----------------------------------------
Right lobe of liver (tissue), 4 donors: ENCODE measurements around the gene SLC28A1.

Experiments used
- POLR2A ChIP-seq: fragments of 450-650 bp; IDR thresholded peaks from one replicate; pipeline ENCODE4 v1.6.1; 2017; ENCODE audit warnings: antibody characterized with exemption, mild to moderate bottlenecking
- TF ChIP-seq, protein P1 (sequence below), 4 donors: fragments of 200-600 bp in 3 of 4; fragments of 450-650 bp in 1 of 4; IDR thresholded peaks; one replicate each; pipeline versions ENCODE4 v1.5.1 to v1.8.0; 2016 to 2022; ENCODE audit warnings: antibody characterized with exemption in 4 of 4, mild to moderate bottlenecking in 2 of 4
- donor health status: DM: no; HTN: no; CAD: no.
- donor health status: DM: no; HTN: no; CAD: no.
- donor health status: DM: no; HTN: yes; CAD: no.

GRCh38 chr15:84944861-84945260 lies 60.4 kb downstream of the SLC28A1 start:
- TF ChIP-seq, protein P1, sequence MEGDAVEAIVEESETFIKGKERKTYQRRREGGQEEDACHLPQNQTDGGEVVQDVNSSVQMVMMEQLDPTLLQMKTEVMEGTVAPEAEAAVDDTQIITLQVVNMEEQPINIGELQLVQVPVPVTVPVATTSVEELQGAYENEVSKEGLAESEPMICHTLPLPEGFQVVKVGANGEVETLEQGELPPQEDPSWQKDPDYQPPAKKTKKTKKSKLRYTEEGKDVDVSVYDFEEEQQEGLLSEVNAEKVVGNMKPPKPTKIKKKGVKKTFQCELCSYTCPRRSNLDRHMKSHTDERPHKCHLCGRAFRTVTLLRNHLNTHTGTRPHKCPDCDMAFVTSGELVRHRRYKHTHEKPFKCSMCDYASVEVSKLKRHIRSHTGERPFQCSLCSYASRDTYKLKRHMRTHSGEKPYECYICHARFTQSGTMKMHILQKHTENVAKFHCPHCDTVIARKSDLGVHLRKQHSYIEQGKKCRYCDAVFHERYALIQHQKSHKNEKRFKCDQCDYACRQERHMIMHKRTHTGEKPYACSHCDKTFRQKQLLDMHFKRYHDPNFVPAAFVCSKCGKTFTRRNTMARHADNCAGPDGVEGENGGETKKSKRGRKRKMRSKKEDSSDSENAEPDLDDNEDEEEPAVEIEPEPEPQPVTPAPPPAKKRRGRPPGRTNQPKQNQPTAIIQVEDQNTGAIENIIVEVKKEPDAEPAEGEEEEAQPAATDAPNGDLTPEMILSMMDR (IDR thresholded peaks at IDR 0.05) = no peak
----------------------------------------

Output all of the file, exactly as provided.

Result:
Right lobe of liver (tissue), 4 donors: ENCODE measurements around the gene SLC28A1.

Experiments used
- POLR2A ChIP-seq: fragments of 450-650 bp; IDR thresholded peaks from one replicate; pipeline ENCODE4 v1.6.1; 2017; ENCODE audit warnings: antibody characterized with exemption, mild to moderate bottlenecking
- TF ChIP-seq, protein P1 (sequence below), 4 donors: fragments of 200-600 bp in 3 of 4; fragments of 450-650 bp in 1 of 4; IDR thresholded peaks; one replicate each; pipeline versions ENCODE4 v1.5.1 to v1.8.0; 2016 to 2022; ENCODE audit warnings: antibody characterized with exemption in 4 of 4, mild to moderate bottlenecking in 2 of 4
- donor health status: DM: no; HTN: no; CAD: no.
- donor health status: DM: no; HTN: no; CAD: no.
- donor health status: DM: no; HTN: yes; CAD: no.

GRCh38 chr15:84944861-84945260 lies 60.4 kb downstream of the SLC28A1 start:
- TF ChIP-seq, protein P1, sequence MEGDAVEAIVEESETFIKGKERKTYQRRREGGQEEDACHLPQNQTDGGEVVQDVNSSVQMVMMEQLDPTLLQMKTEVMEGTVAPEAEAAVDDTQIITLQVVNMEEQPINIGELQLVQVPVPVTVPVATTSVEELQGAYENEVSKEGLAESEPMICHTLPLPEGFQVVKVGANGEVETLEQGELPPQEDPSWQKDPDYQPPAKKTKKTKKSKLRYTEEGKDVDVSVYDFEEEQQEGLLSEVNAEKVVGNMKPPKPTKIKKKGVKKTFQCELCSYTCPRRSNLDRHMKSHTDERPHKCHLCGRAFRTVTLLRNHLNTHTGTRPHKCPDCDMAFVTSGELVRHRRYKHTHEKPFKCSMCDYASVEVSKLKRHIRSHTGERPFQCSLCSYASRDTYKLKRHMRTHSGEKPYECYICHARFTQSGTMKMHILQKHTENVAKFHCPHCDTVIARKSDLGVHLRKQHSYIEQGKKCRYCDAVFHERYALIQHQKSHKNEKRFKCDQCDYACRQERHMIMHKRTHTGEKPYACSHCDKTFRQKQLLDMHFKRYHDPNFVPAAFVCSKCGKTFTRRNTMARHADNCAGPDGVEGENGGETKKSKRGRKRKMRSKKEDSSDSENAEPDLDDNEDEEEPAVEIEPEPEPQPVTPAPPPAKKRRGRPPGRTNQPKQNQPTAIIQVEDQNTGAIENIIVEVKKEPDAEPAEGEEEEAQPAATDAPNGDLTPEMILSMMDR (IDR thresholded peaks at IDR 0.05) = no peak